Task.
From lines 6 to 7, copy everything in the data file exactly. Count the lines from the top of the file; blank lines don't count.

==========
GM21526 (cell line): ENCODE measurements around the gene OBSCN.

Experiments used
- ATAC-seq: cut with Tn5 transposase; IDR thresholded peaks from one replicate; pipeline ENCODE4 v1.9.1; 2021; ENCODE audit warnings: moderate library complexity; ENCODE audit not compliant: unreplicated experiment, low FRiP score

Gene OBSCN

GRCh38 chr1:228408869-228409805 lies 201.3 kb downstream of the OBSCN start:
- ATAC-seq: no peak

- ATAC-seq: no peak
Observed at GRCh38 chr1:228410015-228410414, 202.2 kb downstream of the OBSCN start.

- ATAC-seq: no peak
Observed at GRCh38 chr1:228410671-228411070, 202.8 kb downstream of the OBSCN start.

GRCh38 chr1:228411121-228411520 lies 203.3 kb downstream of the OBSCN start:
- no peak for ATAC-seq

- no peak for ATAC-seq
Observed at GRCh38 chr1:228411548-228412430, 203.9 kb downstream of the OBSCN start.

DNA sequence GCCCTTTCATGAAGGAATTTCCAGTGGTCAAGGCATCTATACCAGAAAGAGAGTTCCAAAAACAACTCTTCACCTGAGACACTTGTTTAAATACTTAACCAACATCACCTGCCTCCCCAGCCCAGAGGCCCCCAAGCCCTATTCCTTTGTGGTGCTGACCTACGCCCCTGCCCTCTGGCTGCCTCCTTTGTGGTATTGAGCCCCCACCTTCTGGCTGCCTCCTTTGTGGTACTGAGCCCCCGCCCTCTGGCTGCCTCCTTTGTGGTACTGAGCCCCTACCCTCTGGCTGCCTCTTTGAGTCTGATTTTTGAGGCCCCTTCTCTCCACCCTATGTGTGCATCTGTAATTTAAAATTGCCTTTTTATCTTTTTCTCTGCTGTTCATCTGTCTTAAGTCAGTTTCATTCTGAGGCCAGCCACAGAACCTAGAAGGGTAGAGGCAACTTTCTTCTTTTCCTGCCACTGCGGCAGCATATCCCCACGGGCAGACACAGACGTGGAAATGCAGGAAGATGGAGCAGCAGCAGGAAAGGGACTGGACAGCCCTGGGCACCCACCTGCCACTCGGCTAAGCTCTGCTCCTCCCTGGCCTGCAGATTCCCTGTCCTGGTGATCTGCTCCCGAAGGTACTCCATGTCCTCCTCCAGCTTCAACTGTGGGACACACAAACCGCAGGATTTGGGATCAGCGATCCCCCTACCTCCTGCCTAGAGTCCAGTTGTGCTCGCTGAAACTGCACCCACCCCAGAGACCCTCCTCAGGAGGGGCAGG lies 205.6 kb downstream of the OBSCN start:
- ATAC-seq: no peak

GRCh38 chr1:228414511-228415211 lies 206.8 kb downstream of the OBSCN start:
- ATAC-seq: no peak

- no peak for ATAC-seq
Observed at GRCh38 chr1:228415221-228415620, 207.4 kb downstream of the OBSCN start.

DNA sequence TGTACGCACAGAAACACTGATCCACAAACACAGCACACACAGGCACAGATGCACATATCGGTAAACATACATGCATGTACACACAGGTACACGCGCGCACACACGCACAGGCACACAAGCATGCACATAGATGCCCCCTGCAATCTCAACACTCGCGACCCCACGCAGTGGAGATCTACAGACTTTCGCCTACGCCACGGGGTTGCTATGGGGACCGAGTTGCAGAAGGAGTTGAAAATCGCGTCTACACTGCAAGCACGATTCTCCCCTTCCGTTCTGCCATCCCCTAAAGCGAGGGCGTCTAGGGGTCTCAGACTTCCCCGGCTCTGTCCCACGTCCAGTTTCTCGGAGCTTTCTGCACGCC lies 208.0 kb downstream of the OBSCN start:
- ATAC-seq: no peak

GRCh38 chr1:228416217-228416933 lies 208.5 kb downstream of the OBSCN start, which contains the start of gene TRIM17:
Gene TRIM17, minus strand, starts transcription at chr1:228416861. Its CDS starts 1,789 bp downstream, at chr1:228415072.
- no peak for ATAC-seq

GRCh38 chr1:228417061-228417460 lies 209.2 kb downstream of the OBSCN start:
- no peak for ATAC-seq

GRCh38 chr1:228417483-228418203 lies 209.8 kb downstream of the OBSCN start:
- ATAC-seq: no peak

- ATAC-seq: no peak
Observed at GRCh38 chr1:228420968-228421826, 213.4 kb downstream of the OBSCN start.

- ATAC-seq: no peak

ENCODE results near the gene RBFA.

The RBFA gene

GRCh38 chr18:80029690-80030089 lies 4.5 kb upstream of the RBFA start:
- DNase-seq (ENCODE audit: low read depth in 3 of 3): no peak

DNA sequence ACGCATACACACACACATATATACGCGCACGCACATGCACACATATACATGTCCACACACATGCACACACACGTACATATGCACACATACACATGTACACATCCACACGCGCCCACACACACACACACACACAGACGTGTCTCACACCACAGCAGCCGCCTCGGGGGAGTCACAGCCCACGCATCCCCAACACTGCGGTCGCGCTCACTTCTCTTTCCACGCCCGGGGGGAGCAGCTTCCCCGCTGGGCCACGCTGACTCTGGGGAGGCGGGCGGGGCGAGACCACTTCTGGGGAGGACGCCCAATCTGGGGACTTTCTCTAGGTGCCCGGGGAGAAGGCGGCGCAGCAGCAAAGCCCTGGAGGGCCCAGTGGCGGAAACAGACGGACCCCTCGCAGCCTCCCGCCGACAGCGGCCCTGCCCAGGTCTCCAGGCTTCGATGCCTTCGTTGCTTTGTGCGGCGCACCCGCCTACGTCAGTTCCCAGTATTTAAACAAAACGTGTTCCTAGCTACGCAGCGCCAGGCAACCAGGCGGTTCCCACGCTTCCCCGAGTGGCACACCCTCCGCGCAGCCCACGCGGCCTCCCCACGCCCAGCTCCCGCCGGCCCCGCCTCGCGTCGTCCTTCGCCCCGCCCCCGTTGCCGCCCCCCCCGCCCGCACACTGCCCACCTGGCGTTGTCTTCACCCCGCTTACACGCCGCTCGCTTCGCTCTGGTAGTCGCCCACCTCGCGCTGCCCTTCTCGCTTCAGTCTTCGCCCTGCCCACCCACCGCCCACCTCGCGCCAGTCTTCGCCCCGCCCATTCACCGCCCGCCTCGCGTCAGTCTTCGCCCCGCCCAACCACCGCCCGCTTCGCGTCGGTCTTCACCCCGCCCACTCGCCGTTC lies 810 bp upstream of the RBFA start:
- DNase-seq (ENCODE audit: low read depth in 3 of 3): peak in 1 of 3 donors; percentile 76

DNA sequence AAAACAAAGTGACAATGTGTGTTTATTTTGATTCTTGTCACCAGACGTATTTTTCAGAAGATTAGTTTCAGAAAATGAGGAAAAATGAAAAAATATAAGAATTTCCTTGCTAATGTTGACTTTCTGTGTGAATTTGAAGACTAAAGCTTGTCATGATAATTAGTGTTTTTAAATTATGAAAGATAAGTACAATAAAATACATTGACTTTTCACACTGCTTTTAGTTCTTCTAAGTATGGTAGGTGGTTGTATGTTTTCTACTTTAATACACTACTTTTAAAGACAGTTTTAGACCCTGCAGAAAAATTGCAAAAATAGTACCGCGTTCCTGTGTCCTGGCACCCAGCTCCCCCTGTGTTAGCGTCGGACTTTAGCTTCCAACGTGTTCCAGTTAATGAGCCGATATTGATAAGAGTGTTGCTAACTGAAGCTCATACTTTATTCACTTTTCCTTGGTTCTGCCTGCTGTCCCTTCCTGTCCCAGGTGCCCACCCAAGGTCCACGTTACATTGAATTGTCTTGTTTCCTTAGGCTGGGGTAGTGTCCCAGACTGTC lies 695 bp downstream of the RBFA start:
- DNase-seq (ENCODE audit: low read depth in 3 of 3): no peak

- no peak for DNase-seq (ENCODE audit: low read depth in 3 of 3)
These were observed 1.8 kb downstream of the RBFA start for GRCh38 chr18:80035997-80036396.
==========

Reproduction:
- ATAC-seq: no peak

- ATAC-seq: no peak